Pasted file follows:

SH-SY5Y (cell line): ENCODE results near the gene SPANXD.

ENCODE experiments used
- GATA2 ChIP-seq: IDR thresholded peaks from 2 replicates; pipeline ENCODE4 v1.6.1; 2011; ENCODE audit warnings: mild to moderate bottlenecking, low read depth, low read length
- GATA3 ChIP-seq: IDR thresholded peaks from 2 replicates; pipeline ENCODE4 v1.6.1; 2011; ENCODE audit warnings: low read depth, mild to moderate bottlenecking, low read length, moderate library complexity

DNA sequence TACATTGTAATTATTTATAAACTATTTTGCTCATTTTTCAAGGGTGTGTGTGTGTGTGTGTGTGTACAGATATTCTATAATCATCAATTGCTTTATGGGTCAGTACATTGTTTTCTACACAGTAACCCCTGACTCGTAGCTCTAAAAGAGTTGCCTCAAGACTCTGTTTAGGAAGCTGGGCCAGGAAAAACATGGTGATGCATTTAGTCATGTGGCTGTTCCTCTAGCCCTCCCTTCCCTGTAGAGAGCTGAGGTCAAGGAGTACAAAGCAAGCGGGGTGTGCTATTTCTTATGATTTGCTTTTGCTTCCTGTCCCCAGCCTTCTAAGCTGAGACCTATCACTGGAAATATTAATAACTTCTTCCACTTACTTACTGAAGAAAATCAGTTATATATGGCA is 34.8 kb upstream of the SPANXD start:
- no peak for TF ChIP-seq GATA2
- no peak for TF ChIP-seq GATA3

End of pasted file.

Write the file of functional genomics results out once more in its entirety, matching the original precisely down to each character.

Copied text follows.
SH-SY5Y (cell line): ENCODE results near the gene SPANXD.

ENCODE experiments used
- GATA2 ChIP-seq: IDR thresholded peaks from 2 replicates; pipeline ENCODE4 v1.6.1; 2011; ENCODE audit warnings: mild to moderate bottlenecking, low read depth, low read length
- GATA3 ChIP-seq: IDR thresholded peaks from 2 replicates; pipeline ENCODE4 v1.6.1; 2011; ENCODE audit warnings: low read depth, mild to moderate bottlenecking, low read length, moderate library complexity

DNA sequence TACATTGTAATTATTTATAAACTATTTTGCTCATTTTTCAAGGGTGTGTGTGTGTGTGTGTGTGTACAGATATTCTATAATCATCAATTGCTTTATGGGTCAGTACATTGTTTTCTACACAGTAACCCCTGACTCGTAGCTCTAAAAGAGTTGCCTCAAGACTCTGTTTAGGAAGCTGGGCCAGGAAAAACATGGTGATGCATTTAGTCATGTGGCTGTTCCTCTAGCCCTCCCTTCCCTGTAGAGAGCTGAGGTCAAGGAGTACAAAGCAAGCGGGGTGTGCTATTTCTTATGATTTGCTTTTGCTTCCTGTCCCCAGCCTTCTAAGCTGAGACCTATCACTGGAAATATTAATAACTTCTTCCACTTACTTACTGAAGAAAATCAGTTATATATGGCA is 34.8 kb upstream of the SPANXD start:
- no peak for TF ChIP-seq GATA2
- no peak for TF ChIP-seq GATA3